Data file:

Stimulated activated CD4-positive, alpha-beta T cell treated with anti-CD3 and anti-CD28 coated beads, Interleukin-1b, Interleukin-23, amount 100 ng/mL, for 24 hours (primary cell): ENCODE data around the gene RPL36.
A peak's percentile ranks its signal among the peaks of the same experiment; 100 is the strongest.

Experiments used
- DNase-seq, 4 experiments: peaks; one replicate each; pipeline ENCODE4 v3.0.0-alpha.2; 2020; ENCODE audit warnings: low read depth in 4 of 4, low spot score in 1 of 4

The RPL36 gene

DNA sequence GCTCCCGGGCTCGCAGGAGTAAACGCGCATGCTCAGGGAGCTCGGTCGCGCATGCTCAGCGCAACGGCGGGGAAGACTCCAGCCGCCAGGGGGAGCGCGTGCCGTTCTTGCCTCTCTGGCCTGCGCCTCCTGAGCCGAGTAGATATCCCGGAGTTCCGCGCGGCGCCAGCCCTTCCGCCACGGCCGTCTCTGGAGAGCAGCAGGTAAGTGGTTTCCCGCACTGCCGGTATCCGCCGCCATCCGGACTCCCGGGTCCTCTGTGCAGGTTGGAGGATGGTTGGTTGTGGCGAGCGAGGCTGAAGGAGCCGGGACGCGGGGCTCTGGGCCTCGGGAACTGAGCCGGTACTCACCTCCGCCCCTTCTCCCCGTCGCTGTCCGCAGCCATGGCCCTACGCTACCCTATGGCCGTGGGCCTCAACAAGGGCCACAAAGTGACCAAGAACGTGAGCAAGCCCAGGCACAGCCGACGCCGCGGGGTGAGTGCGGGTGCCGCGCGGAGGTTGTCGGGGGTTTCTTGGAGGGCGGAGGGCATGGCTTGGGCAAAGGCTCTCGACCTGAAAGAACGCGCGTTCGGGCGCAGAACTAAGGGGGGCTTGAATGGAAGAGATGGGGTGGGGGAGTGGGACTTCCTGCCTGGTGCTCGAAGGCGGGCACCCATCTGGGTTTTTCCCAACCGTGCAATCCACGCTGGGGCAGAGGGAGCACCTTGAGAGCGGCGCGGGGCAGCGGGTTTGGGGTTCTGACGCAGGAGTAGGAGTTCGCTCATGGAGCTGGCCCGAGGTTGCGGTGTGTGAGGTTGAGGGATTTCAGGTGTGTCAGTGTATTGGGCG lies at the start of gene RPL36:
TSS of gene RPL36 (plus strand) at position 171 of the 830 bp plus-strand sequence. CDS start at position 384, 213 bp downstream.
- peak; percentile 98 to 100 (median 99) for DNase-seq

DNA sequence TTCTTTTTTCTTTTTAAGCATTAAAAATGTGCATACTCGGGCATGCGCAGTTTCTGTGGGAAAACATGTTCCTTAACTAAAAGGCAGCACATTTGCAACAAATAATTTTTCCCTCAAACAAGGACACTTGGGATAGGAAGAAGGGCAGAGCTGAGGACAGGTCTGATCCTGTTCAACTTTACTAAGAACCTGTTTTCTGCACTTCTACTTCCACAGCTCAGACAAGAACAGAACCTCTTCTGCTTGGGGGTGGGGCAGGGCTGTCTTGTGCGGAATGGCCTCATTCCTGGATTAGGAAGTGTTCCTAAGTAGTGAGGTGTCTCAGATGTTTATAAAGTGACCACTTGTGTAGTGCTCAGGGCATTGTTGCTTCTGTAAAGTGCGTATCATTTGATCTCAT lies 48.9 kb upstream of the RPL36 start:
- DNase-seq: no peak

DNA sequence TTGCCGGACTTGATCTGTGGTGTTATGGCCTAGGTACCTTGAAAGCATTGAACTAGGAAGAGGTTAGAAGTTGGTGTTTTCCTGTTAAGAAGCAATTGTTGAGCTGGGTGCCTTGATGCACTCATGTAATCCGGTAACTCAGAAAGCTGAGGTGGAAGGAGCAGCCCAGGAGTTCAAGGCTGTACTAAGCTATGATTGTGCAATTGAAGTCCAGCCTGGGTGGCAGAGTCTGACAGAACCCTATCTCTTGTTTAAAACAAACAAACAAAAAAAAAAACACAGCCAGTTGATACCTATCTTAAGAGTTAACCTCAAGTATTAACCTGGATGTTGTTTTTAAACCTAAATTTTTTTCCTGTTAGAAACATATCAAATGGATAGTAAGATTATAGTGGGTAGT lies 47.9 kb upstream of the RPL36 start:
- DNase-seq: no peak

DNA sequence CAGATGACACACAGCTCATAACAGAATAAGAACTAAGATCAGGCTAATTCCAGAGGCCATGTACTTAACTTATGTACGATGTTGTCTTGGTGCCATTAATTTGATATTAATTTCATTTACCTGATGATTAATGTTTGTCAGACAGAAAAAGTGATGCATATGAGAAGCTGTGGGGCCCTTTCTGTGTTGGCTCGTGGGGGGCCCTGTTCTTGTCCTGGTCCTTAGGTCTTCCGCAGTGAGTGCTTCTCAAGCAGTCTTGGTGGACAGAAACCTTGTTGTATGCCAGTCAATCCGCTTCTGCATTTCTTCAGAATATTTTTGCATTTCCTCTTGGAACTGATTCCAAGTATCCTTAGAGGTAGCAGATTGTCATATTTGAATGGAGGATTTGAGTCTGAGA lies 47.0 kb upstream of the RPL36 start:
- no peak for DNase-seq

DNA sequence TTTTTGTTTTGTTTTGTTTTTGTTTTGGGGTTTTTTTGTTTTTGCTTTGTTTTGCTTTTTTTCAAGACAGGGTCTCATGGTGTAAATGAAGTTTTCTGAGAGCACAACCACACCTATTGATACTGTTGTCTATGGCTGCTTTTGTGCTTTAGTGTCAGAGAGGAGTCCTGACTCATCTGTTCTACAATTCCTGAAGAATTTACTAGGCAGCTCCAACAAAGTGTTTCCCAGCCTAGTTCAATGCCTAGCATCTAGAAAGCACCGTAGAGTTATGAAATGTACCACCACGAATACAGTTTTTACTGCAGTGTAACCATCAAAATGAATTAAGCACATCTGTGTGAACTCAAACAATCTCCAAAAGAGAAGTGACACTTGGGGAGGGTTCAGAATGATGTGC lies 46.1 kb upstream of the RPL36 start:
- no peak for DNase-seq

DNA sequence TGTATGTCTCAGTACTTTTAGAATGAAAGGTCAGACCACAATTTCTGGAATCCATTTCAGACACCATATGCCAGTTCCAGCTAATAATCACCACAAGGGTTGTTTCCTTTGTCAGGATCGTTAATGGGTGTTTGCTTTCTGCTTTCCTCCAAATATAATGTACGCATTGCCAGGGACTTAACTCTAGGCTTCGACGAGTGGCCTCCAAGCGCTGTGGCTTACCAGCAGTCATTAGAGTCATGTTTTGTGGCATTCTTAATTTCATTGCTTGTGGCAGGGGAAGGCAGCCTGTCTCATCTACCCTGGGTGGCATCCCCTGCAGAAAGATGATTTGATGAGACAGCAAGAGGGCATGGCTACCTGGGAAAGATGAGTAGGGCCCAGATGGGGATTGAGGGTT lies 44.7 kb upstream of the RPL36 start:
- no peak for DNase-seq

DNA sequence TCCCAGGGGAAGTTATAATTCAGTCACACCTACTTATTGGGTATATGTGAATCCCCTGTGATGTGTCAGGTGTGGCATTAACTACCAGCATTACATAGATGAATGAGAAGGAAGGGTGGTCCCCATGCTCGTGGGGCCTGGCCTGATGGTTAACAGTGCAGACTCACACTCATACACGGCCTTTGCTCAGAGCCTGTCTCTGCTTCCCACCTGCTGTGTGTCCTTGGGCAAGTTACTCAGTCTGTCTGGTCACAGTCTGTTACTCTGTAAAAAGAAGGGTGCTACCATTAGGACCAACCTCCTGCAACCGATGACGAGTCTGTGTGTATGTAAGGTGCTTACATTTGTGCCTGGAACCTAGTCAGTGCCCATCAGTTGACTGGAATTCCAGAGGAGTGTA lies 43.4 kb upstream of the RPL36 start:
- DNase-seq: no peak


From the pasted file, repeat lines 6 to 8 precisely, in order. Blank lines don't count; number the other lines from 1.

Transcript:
DNA sequence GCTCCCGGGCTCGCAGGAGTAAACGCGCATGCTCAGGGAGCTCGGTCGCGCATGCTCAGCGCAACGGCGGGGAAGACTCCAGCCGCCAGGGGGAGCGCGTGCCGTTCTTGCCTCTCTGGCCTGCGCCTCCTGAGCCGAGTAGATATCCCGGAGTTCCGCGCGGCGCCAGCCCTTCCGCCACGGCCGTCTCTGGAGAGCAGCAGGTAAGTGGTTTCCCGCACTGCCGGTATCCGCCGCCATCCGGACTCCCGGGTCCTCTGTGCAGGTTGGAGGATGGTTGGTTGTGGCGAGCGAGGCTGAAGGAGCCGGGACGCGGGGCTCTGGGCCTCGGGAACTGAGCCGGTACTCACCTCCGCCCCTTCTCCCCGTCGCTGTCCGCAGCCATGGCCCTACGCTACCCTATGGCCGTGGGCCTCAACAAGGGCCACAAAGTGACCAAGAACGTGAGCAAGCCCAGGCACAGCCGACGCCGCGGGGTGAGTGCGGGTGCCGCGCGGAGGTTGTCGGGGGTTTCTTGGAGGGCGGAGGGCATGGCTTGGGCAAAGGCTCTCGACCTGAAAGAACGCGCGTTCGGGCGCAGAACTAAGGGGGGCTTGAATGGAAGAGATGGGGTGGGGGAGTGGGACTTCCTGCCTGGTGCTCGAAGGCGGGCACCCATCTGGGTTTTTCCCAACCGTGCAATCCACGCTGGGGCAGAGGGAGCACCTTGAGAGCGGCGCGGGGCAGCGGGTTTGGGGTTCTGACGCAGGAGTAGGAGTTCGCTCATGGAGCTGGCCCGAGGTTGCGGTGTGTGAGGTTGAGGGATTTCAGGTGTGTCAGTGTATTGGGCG lies at the start of gene RPL36:
TSS of gene RPL36 (plus strand) at position 171 of the 830 bp plus-strand sequence. CDS start at position 384, 213 bp downstream.
- peak; percentile 98 to 100 (median 99) for DNase-seq